Bad timing on pay raise | Editorial
December 27, 2010 · Updated 10:47 AM
The San Juan County Citizens Salary Commission has voted to give Prosecuting Attorney Randy Gaylord a $19,000 pay raise, putting him in a tie for the title of highest-paid public employee in the county.
The commission should know that just because it can approve a raise, it doesn’t mean it should. Not when public positions and services have been cut and public employees are taking unpaid furloughs.
We believe public employees, even those at the top, should be paid good, livable wages. We believe Gaylord’s current annual salary of almost $130,000 is a good, livable wage. We also believe public service positions are just that; they are about public service, not the paycheck.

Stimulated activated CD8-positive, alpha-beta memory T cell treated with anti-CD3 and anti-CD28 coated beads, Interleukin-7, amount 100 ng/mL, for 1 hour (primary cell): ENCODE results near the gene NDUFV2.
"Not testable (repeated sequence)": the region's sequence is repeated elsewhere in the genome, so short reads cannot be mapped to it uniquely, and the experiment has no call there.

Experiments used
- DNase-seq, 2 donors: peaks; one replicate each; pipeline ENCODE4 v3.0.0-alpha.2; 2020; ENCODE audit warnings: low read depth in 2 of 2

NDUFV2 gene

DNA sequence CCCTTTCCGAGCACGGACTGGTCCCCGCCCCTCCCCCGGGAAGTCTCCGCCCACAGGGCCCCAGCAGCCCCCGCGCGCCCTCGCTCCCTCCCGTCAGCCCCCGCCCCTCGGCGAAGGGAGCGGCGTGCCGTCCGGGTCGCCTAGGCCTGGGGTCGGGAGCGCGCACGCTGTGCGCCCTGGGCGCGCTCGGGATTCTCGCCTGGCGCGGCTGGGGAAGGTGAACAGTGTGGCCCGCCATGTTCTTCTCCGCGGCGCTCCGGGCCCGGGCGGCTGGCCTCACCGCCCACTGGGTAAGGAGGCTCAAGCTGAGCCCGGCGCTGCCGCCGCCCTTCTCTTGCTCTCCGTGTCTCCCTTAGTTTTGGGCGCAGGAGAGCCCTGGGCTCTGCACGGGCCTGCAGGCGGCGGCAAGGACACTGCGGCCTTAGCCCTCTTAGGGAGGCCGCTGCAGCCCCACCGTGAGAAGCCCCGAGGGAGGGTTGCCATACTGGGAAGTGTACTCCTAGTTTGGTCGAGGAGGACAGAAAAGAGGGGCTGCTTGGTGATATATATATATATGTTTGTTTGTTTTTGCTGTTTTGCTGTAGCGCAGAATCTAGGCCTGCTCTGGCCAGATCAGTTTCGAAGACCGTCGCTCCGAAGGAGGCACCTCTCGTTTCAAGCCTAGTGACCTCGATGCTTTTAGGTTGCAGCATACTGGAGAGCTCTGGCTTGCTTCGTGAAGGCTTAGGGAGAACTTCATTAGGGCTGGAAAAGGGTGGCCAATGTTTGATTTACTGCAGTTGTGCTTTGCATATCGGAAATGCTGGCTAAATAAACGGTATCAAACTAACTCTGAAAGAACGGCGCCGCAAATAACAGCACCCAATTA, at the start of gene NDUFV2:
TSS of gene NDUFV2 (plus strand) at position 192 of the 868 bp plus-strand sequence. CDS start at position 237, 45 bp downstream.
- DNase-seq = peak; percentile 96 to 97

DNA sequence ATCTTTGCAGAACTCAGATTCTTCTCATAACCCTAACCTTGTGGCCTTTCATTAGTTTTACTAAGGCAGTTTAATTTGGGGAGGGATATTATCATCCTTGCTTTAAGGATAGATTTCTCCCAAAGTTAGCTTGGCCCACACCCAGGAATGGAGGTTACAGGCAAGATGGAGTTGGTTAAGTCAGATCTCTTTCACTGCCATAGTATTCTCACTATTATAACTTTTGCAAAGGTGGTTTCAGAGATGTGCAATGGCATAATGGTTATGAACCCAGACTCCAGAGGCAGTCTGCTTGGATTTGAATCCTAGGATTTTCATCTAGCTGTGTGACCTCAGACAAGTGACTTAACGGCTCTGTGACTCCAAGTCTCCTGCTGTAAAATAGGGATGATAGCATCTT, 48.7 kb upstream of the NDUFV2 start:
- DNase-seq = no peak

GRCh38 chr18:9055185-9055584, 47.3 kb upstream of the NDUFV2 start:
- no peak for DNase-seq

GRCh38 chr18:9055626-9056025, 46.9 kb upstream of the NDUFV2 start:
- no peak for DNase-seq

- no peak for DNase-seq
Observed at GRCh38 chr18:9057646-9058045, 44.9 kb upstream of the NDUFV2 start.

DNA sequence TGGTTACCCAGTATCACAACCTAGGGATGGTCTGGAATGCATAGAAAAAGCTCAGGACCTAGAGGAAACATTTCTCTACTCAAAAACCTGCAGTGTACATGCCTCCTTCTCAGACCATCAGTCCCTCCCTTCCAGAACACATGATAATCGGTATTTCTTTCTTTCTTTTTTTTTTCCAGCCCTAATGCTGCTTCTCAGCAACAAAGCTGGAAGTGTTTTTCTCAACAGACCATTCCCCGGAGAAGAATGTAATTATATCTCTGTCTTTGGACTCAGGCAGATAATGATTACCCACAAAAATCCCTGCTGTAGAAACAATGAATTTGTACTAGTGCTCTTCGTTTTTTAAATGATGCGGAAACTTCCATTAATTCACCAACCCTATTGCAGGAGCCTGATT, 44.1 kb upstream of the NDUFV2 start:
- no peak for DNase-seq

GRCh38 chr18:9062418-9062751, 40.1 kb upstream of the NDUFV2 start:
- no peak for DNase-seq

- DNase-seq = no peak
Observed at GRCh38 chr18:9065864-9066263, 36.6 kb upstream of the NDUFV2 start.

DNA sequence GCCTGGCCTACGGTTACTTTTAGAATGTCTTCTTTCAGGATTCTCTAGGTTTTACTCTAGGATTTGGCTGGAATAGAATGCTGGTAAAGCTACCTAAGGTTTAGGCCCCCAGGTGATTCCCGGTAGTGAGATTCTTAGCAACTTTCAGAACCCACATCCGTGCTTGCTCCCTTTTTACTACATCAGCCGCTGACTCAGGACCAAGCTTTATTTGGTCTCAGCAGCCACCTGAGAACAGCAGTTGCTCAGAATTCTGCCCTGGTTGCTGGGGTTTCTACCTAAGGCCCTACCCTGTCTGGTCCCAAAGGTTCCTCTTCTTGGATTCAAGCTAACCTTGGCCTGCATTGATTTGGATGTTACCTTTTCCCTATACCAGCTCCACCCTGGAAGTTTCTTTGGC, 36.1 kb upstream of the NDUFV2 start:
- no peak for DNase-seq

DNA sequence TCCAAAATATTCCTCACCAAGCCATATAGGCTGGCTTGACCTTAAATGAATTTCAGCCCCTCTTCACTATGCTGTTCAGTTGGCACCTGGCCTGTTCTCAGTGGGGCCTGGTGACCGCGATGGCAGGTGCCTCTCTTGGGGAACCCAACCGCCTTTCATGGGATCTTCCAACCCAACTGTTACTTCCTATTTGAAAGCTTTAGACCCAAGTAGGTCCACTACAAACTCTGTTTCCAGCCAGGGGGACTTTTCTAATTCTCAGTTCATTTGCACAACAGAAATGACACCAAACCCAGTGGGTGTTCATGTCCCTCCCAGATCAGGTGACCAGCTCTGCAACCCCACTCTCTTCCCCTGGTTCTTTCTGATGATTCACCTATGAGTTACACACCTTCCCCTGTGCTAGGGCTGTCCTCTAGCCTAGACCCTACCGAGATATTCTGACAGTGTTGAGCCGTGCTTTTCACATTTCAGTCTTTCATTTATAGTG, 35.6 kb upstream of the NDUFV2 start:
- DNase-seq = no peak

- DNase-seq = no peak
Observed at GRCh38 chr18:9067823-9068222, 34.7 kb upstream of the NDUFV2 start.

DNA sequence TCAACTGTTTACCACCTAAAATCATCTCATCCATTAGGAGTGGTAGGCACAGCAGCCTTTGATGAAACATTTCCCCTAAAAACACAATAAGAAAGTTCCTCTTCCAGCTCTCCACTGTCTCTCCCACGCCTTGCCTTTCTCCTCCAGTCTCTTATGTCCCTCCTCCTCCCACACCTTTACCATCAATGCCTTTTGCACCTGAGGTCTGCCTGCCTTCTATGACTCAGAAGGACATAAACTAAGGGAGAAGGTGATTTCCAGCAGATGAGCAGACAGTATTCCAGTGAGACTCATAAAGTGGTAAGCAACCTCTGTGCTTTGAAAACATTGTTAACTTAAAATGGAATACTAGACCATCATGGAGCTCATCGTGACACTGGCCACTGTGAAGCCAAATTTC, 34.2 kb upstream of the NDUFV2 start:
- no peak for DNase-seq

By the way, with the raise to $148,832, Gaylord would be paid more than the prosecutor of urban Skagit County, with eight incorporated cities and towns and a population of more than 117,000 people.
We aren’t knocking Gaylord; the state pays for half of judges’ and prosecutors’ salaries, and the state Legislature decided that the salaries of prosecutors and Superior Court judges should be the same. So, he’s entitled. But the pay increase, when the Salary Commission voted against cost-of-living increases for all other elected county officials, with exception of the sheriff (he’ll get a 1 percent increase), leaves a bad taste in our mouths.
Until the economy turns and conditions change for the rank and file, we say no more increases in six-figure public salaries.